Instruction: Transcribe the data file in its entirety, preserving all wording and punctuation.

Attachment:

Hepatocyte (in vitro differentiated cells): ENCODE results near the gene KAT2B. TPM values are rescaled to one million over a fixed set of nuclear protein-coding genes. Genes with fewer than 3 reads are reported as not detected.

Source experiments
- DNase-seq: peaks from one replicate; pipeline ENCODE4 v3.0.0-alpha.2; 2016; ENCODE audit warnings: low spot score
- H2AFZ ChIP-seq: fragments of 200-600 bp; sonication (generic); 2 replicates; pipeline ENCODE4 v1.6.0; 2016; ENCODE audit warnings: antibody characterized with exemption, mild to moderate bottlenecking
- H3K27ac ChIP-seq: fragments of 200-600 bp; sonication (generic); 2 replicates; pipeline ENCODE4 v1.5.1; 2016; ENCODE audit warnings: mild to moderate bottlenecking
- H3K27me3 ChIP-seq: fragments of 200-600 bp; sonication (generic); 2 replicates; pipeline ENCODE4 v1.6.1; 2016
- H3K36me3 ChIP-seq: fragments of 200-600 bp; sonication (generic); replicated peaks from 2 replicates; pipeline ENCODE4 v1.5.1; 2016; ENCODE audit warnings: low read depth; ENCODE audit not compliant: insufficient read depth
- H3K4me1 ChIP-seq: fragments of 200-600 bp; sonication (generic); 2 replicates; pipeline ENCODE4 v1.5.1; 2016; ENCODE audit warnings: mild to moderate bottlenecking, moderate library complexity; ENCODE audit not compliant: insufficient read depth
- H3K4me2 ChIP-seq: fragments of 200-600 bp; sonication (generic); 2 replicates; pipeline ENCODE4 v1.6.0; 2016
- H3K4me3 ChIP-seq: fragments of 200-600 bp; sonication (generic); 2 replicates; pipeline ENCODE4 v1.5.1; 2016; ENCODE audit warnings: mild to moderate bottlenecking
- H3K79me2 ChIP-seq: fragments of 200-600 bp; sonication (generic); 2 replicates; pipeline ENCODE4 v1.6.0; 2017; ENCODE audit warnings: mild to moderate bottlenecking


Hepatocyte (in vitro differentiated cells): ENCODE results near the gene KAT2B. TPM values are rescaled to one million over a fixed set of nuclear protein-coding genes. Genes with fewer than 3 reads are reported as not detected.

Source experiments
- DNase-seq: peaks from one replicate; pipeline ENCODE4 v3.0.0-alpha.2; 2016; ENCODE audit warnings: low spot score
- H2AFZ ChIP-seq: fragments of 200-600 bp; sonication (generic); 2 replicates; pipeline ENCODE4 v1.6.0; 2016; ENCODE audit warnings: antibody characterized with exemption, mild to moderate bottlenecking
- H3K27ac ChIP-seq: fragments of 200-600 bp; sonication (generic); 2 replicates; pipeline ENCODE4 v1.5.1; 2016; ENCODE audit warnings: mild to moderate bottlenecking
- H3K27me3 ChIP-seq: fragments of 200-600 bp; sonication (generic); 2 replicates; pipeline ENCODE4 v1.6.1; 2016
- H3K36me3 ChIP-seq: fragments of 200-600 bp; sonication (generic); replicated peaks from 2 replicates; pipeline ENCODE4 v1.5.1; 2016; ENCODE audit warnings: low read depth; ENCODE audit not compliant: insufficient read depth
- H3K4me1 ChIP-seq: fragments of 200-600 bp; sonication (generic); 2 replicates; pipeline ENCODE4 v1.5.1; 2016; ENCODE audit warnings: mild to moderate bottlenecking, moderate library complexity; ENCODE audit not compliant: insufficient read depth
- H3K4me2 ChIP-seq: fragments of 200-600 bp; sonication (generic); 2 replicates; pipeline ENCODE4 v1.6.0; 2016
- H3K4me3 ChIP-seq: fragments of 200-600 bp; sonication (generic); 2 replicates; pipeline ENCODE4 v1.5.1; 2016; ENCODE audit warnings: mild to moderate bottlenecking
- H3K79me2 ChIP-seq: fragments of 200-600 bp; sonication (generic); 2 replicates; pipeline ENCODE4 v1.6.0; 2017; ENCODE audit warnings: mild to moderate bottlenecking